Two years ago, in September 2019, SEB signed the Principles for Responsible Banking. Allan Parik, CEO of SEB Estonia, and Evelin Allas, Sustainability Officer at SEB Pank, talked about why this was done and what it will change.
Why is sustainable banking important and why do we need to talk about it?
Allan:‘Changes in climate are obvious. The global average temperature has risen by nearly 1.5 degrees Celsius over the past 150 years as a result of human activity. We hear more and more about extreme climate circumstances and disasters around the world (forest fires, floods, heat waves, etc.). Banks are a vital part of the economy’s circulatory system and a crucial part of society, and through their lending and borrowing policies they can make or break progress in reducing our carbon footprint.’
Evelin: ‘We need to look for smart, sustainable ways and technologies to reduce our carbon footprint. How and from what raw materials do we manufacture, where and how do we grow, what do we move with? What do we produce electricity from? How do we heat and cool our living and working space? People can decide on their own lifestyles and activities, but banks are able to guide businesses through financing and investment.’
How do climate and other related risks affect the bank’s activities?
Evelin: ‘They directly impact which projects we finance and, for example, which funds we put our clients’ pension money into. Risk impact analysis, as well as legislation concerning sustainable management. Our investors and clients are the key assessors of our performance in this regard.’
Allan: ‘One example. In SEB’s group, we have decided that we will no longer finance new fossil fuel based power generation projects and, at the same time, we are very active in funding wind and solar energy projects.
What is the role and impact of the bank in the context of the green transition?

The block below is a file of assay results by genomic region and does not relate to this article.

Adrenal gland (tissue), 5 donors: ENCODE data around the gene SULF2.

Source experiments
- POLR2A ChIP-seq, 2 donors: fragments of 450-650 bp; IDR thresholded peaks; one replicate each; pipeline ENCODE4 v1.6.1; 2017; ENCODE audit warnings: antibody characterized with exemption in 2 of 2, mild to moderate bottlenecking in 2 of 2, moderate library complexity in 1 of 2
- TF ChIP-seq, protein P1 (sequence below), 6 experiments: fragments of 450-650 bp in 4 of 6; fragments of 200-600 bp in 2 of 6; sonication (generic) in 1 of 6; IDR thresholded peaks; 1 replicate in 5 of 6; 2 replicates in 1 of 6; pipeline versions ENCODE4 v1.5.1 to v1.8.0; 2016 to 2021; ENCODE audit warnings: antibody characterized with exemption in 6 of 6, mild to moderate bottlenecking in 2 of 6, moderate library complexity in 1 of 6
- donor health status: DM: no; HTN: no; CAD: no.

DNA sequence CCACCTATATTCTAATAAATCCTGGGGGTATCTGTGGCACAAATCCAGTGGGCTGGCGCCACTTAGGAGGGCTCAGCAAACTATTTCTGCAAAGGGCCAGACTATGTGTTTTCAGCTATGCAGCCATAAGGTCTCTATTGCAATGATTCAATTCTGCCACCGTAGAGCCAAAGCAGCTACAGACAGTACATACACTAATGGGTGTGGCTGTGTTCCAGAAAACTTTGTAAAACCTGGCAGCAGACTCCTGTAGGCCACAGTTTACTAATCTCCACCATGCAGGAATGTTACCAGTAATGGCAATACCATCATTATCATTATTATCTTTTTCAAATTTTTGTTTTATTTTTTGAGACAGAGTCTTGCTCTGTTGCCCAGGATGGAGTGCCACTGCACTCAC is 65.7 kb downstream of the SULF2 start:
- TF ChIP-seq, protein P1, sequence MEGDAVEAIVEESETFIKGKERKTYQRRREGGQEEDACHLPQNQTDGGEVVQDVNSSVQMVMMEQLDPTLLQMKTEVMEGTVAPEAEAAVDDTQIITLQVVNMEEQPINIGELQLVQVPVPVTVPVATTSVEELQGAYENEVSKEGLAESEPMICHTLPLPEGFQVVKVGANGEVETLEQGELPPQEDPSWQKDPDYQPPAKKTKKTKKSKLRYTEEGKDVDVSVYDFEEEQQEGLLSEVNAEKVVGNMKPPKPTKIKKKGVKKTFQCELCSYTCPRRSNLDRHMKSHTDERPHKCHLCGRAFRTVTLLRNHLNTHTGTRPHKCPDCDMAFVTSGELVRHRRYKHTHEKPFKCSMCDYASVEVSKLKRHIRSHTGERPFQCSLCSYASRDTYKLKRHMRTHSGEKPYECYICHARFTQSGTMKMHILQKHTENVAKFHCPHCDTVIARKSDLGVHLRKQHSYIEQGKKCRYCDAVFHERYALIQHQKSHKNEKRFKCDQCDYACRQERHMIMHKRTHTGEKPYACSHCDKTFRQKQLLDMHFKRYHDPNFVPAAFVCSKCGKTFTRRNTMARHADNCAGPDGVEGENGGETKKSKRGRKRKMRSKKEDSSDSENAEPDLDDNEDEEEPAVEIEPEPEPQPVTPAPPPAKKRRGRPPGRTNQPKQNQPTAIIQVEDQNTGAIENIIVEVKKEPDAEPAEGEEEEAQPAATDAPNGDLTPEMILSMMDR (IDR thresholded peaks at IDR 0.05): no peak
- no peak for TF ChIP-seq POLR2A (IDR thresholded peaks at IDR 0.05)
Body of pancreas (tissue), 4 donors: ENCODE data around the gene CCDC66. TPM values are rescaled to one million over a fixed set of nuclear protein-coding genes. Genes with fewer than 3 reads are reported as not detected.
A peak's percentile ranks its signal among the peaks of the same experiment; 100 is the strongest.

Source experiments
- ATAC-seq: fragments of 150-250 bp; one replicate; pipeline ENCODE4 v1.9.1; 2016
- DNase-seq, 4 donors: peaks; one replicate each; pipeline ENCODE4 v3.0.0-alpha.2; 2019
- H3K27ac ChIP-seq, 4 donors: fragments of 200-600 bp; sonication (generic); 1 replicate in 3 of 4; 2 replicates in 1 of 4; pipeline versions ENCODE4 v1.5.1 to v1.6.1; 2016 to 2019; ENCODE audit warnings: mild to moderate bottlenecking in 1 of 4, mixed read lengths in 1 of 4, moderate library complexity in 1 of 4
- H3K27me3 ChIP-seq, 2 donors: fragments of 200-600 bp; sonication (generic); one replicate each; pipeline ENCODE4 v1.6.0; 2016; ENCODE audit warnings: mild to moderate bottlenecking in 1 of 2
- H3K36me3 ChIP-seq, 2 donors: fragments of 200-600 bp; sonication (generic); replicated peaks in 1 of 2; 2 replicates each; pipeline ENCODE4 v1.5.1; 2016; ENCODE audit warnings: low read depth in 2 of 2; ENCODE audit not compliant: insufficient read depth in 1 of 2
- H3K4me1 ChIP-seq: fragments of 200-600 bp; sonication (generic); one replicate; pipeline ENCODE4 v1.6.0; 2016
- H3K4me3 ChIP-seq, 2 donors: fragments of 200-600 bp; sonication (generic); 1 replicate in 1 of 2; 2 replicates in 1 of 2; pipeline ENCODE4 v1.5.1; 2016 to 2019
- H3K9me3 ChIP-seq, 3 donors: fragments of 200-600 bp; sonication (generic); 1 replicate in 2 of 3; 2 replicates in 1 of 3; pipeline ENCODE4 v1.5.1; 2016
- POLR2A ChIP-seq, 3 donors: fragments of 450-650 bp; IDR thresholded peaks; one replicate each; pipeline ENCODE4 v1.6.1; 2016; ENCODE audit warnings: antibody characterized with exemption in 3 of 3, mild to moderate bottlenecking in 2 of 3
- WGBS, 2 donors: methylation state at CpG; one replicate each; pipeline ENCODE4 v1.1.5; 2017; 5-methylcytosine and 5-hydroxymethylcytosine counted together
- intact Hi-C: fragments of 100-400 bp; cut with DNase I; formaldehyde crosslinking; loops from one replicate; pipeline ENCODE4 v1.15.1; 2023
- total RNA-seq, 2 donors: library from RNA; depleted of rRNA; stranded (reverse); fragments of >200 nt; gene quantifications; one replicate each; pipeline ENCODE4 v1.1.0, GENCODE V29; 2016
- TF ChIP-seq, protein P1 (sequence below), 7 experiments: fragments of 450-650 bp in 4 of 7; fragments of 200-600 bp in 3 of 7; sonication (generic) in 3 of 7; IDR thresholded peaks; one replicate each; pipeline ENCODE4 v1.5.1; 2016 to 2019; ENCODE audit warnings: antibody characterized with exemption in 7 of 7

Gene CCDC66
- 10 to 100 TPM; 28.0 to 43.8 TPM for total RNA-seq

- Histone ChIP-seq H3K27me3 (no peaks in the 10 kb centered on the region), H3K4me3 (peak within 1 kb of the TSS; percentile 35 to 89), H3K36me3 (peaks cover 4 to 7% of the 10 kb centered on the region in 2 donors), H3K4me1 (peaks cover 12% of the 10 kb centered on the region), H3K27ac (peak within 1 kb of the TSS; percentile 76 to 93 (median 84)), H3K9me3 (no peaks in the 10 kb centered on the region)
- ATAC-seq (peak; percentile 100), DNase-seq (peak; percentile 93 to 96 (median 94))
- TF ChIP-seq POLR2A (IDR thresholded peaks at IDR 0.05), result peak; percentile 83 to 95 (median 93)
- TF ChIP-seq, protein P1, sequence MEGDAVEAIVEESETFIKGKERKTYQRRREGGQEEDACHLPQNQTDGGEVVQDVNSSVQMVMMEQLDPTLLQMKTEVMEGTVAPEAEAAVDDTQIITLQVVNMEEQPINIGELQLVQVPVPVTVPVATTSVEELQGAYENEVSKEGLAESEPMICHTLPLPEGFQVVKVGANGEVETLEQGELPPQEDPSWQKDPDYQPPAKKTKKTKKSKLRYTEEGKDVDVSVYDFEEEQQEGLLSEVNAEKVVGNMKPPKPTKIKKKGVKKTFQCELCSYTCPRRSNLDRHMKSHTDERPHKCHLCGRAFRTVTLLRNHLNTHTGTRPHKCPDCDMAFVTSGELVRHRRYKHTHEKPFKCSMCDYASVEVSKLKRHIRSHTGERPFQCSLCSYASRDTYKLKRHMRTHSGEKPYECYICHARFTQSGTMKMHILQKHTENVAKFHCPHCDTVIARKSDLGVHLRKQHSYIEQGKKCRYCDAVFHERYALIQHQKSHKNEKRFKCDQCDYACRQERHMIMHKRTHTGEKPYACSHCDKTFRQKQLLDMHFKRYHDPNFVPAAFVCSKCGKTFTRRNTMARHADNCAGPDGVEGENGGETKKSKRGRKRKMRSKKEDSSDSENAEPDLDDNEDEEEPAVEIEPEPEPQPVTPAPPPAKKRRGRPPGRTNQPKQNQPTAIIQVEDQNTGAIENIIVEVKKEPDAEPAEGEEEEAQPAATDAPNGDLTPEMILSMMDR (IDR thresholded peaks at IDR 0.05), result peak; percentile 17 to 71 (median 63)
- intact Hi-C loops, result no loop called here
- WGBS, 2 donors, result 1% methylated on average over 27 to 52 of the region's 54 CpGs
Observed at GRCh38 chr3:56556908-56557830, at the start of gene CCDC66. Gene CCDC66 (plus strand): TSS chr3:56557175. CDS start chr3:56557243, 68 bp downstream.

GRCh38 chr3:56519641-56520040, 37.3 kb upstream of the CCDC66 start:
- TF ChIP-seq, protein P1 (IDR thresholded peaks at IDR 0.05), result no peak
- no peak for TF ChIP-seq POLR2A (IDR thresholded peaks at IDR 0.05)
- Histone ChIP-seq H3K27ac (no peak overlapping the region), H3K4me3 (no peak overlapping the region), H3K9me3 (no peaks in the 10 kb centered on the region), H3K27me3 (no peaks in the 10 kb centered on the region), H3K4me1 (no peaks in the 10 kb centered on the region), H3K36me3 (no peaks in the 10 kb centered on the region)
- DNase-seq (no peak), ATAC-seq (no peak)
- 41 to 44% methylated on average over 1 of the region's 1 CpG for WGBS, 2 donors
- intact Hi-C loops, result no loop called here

Evelin: ‘Direct impacts definitely are a reduction in the footprint of our daily activities: paper, electricity, water, transport to work, and business trips. The same applies to how we reuse second-hand office furniture, uniforms worn by consultants and equipment. Over the past few years, we have supported many children in shelters and orphanages with IT technology. As well as schools across Estonia, by opening computer labs and equipping them with laptops in order to give children a better chance to continue their studies at home during the corona crisis.
Plus, our products and services:
Paperless service, i.e. service without a single piece of paper, just digital signatures. In 2020, that amounted to 167 km (if you line up the paper packs), or a paper saving of about the weight of a 3 tonne car.
- The biodegradable bank card Maisic, which is made of compressed feed corn, not plastic.
- The green loan for large companies, which has supported the construction of several solar parks in Estonia.
- Green leasing for electric cars, etc.
Allan: ‘Most definitely, SEB’s Green Loan products. The SEB Group has been a pioneer in this regard – green bonds, green leasing, green loans to clients who are businesses. In addition, we were the first to launch a video consultation option, which saves time, saves on transport, is a convenient service to use, and also contributes to a smaller carbon footprint. But it is not just the banks that have to do this, we need the whole of society to participate, including the state. Legislation needs to be updated in a number of areas to allow for greater introduction of new and more sustainable technologies as well as green energy.’
Evelin: ‘We are glad to see that the feedback shows that we are at the forefront of sustainable initiatives in Estonia – the way we provide advice to our clients and the way we offer products and services to our clients. SEB is the only bank operating in Estonia to have been awarded the Gold Label of Responsible Business Index. It is a strategic and conscious move towards environmental sustainability through the bank’s advice and products and services.’